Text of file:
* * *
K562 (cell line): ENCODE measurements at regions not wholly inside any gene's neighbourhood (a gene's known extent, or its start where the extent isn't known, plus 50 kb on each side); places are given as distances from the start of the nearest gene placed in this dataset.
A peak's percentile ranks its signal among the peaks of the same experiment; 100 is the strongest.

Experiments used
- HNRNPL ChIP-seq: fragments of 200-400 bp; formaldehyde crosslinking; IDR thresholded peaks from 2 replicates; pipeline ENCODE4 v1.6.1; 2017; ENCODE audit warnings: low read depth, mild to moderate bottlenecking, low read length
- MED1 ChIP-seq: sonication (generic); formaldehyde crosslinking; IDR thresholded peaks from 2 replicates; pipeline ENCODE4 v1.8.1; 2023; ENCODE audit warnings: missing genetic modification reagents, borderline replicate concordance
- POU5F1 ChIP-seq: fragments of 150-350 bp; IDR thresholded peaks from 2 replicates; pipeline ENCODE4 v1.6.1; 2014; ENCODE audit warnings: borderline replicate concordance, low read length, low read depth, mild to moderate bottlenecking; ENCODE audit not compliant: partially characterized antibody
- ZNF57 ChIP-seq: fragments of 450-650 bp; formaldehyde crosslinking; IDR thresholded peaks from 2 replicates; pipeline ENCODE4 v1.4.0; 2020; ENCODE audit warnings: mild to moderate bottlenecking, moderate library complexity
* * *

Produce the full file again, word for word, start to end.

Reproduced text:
K562 (cell line): ENCODE measurements at regions not wholly inside any gene's neighbourhood (a gene's known extent, or its start where the extent isn't known, plus 50 kb on each side); places are given as distances from the start of the nearest gene placed in this dataset.
A peak's percentile ranks its signal among the peaks of the same experiment; 100 is the strongest.

Experiments used
- HNRNPL ChIP-seq: fragments of 200-400 bp; formaldehyde crosslinking; IDR thresholded peaks from 2 replicates; pipeline ENCODE4 v1.6.1; 2017; ENCODE audit warnings: low read depth, mild to moderate bottlenecking, low read length
- MED1 ChIP-seq: sonication (generic); formaldehyde crosslinking; IDR thresholded peaks from 2 replicates; pipeline ENCODE4 v1.8.1; 2023; ENCODE audit warnings: missing genetic modification reagents, borderline replicate concordance
- POU5F1 ChIP-seq: fragments of 150-350 bp; IDR thresholded peaks from 2 replicates; pipeline ENCODE4 v1.6.1; 2014; ENCODE audit warnings: borderline replicate concordance, low read length, low read depth, mild to moderate bottlenecking; ENCODE audit not compliant: partially characterized antibody
- ZNF57 ChIP-seq: fragments of 450-650 bp; formaldehyde crosslinking; IDR thresholded peaks from 2 replicates; pipeline ENCODE4 v1.4.0; 2020; ENCODE audit warnings: mild to moderate bottlenecking, moderate library complexity